Washington state should welcome Afghan refugees and allies with open arms
Forty-six years ago, Washington Governor Dan Evans exhibited one of the finest displays of leadership not just in Washington state history, but American history.
Even before South Vietnamese refugees began arriving in the United States after the fall of Saigon in April 1975, Evans had made clear they would be welcome here.
Other leaders, including California Governor Jerry Brown, didn't share the same sentiment. Although refugees were being housed at Camp Pendleton in San Diego County, Brown told the media: “California cannot afford more unemployment which the refugee influx would spur.”
Upon learning of Brown's words, Evans immediately sent special assistant Ralph Munro to Camp Pendleton. Within days, Munro had penned and distributed a letter to the camp's refugees inviting them to make Washington state their new home.
When the first refugees started arriving at Camp Murray a week later, Evans was there to greet them. “Perhaps the weather here is a little colder than you are accustomed to,” he said. “But I know the people of Washington have a very warm feeling toward you and welcome you here as new citizens.”
Evans was right. Washingtonians stepped up to the plate, and by the end of the year, a total of 843 refugees had been sponsored by families across the state. Thousands more were sponsored in subsequent years.
Today, our nation is at another crossroads. Our response to the events of the past week in Afghanistan will be the basis on which we are judged by history. The sudden collapse of the Afghan government promises to bring about renewed oppression for ordinary Afghans as the Taliban consolidates its grip on power. It also represents a devastating setback for women and girls across the country.
Those at greatest risk, however, are the Afghans who assisted our diplomatic, humanitarian, and military efforts over the past 20 years. Along with American troops and civilians, we must work diligently to evacuate these individuals and welcome them to the United States with open arms.
While there are those who say it's not our duty to evacuate any Afghans, whether refugee or ally, I believe our shared humanity and what we stand for as a nation compels us to act. Furthermore, I have been struck during my conversations with Washington war veterans by the warmth and compassion they feel for the people they fought for in Afghanistan, especially those who stood up to assist coalition forces throughout the war. By helping the Afghan people in their time of need, we can do more than express our solemn gratitude to our veterans. We can show them that their service was not in vain.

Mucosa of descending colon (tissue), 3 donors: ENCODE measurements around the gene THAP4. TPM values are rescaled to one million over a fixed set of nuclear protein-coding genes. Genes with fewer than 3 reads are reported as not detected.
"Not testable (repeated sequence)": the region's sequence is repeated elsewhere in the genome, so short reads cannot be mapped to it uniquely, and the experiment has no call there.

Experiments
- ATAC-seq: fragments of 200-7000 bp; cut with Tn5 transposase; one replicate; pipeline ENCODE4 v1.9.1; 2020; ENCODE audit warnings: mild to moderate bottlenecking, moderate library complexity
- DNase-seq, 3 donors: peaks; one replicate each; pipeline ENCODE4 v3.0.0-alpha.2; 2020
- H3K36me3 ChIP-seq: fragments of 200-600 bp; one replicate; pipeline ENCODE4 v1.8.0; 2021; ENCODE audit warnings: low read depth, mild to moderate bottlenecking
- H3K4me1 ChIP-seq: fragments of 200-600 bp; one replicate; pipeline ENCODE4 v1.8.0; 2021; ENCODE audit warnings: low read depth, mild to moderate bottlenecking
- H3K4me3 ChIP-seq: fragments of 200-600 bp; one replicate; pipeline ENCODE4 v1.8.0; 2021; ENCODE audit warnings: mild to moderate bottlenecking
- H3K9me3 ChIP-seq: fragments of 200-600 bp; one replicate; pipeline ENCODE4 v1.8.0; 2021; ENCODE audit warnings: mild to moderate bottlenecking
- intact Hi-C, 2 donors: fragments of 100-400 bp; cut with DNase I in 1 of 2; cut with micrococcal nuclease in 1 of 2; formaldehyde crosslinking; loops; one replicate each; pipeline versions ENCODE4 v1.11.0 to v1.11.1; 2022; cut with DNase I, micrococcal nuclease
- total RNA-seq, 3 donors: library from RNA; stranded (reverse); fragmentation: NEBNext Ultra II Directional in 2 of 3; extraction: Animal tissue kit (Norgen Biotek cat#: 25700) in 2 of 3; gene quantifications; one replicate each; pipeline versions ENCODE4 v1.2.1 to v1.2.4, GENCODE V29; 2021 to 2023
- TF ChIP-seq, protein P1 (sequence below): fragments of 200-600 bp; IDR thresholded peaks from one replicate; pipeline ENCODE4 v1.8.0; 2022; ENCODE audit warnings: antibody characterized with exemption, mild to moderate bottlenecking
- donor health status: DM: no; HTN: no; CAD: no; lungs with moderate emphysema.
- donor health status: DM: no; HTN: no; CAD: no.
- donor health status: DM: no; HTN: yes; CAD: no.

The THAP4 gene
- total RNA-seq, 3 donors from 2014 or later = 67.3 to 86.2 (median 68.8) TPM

With evacuations underway in Afghanistan, refugees and allies alike will soon begin arriving in Washington state with nothing but the clothes on their backs. How we respond in the coming days and weeks will have reverberations for decades to come.
We should send a clear message that Washington state and its people look forward to welcoming and assisting those fleeing the clutches of the Taliban. My friends on the Pierce County Council did just that earlier this week, issuing a statement that read in part: “Pierce County welcomes all who seek freedom and refuge from the oppressive Taliban regime and invites the Pierce County community to…help our new neighbors find affordable housing, employment, food and mentorship to help them transition into our community in their new home country.”
Throughout our state's history, we have seen the tremendous generational benefit of opening our doors and welcoming refugees and allies. As this current crisis unfolds, I hope each of us will reflect on Governor Evans' extraordinary leadership 46 years ago and give generously of our time, talent, and treasure to those who left everything behind to come to this exceptional country and live in freedom.